Top car insurance myths

Top 5 car insurance myths

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Water doesn’t drain the opposite direction in the Southern Hemisphere, the Great Wall of China is not the only man-made object you can see from space, and no matter how many movies say otherwise, we use way more than 10 percent of our brains.

Auto insurance is a complicated topic, so it’s not surprising that there’s bad information floating around out there. It doesn’t really matter which direction a toilet flushes in Sydney, but unlike the myths above, getting it wrong with your insurance can lead to disaster. So without further ado, here are Goji’s top five coverage myths and misconceptions.

1. Color costs

Between the increased premiums and extra traffic tickets, red cars must cost a fortune, right? Wrong. Insurance companies consider a lot of factors, but your car's color isn't one of them. They're no more likely to be in an accident, and contrary to what you've probably heard, red cars don't even get more traffic tickets, according to Snopes. (But gray cars do, strangely enough.)

2. Up in smoke

Smoking is bad for your life, health, and homeowner's premiums, not to mention your body, but it has no effect on most auto policies. Some surprising things do though, like your career, credit rating, and gender.

3. Thieves don't want old cars

On the contrary, car thieves loooove the '90s. The most-stolen car of 2012 was the 1996 Honda Accord, followed by the 1998 Honda Civic, according to the NICB's Hot Wheels list, while new Hondas are rarely stolen. Why? Part of the reason is that new cars have more security features, but that's not all.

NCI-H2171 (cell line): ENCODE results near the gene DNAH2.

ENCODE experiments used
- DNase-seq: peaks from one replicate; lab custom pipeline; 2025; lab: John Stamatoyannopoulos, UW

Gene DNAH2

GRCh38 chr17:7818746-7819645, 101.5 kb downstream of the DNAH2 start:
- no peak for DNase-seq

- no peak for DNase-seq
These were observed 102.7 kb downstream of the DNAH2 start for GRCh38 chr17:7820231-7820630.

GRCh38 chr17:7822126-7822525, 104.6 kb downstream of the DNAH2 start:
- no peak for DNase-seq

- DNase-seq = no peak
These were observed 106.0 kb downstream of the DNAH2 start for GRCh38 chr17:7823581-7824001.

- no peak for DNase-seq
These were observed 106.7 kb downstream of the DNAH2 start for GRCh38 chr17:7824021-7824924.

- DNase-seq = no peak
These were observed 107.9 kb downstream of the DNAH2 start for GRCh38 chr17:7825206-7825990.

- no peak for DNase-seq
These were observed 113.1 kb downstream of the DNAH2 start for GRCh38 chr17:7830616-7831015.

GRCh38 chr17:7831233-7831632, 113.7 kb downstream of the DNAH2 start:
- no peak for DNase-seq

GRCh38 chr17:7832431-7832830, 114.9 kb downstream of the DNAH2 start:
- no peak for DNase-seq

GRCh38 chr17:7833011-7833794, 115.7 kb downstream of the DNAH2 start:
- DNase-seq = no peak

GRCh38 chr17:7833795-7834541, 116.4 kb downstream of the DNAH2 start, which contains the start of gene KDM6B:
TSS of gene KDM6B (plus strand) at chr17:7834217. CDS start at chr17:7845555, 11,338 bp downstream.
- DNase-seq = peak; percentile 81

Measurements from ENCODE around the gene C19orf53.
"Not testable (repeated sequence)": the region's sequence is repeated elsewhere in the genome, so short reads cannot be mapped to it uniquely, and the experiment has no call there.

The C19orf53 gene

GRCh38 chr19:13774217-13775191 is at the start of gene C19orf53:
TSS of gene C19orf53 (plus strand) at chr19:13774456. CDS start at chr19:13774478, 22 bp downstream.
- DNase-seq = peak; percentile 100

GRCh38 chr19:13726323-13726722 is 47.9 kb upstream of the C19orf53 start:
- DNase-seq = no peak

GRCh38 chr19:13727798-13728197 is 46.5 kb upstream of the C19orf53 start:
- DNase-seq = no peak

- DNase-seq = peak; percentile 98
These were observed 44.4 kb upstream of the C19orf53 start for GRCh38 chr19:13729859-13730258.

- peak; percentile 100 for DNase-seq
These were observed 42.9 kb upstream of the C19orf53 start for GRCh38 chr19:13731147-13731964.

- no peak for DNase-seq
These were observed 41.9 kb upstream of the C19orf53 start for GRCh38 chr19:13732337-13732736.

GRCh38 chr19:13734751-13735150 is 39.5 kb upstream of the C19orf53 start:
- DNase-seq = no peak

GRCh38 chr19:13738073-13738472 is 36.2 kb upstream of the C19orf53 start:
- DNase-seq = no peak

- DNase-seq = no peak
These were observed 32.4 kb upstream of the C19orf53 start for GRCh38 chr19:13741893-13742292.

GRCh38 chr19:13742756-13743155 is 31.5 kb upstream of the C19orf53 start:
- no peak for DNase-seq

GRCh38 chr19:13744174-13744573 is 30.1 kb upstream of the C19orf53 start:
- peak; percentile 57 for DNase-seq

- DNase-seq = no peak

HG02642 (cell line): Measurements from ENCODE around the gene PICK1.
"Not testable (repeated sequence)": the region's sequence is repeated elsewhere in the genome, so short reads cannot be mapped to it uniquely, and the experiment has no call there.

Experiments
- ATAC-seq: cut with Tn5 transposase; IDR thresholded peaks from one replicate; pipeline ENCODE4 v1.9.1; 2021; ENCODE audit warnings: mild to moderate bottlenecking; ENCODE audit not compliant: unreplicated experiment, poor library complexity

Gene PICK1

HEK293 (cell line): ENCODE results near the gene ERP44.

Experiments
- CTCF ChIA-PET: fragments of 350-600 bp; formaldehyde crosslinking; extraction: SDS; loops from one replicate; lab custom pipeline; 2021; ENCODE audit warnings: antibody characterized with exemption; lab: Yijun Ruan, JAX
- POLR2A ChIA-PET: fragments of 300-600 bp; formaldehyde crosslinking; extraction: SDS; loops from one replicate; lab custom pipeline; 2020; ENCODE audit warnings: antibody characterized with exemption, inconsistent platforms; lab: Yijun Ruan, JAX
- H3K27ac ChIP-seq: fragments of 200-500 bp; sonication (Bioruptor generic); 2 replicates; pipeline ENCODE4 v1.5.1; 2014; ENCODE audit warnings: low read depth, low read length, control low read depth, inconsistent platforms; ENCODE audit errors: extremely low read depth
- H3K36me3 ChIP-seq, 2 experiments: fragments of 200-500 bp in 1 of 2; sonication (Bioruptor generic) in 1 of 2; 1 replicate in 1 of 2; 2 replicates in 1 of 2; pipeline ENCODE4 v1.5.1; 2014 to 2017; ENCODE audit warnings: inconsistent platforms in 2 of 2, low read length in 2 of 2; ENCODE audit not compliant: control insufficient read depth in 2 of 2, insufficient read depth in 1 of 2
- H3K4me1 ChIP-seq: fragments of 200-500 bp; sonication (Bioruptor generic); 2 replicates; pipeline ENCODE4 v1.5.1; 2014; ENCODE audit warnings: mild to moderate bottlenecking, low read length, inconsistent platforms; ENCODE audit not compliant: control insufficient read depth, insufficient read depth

There's a massive market for cheap car parts, but not many people are interested in buying a stolen car. Vehicles made in the 1990s are beginning to break down and require replacement parts, which might no longer be in production, while new cars are still running fine. So even though it’s counter-intuitive, crooks can potentially profit more from stealing a 20-year-old Honda than a brand new BMW.

4. Car insurance covers people, not vehicles

Wrong. The insurance is in your name, but it follows the car. If you loan your vehicle to a friend who happens to be a terrible driver, it's still covered under most conditions. On the flip side, your insurance is also liable for any damage your friend causes, even if he has his own insurance. You may want to be choosy with who gets to drive your car.

5. My car's contents are covered

Nope, sorry. Your homeowner's or renter's policy might covers items that were damaged or stolen while in your car, but your auto insurer isn't on the hook, even if it happened in an accident.

Think shopping for insurance has to be a chore? That’s a myth too. Goji’s rate estimator lets you compare a dozen top auto insurance companies side-by-side in just 2 minutes. If you’d rather talk than type, call 877-357-5692 to speak with an agent who can discuss your situation, apply all the discounts you deserve, and help find the right coverage for you.

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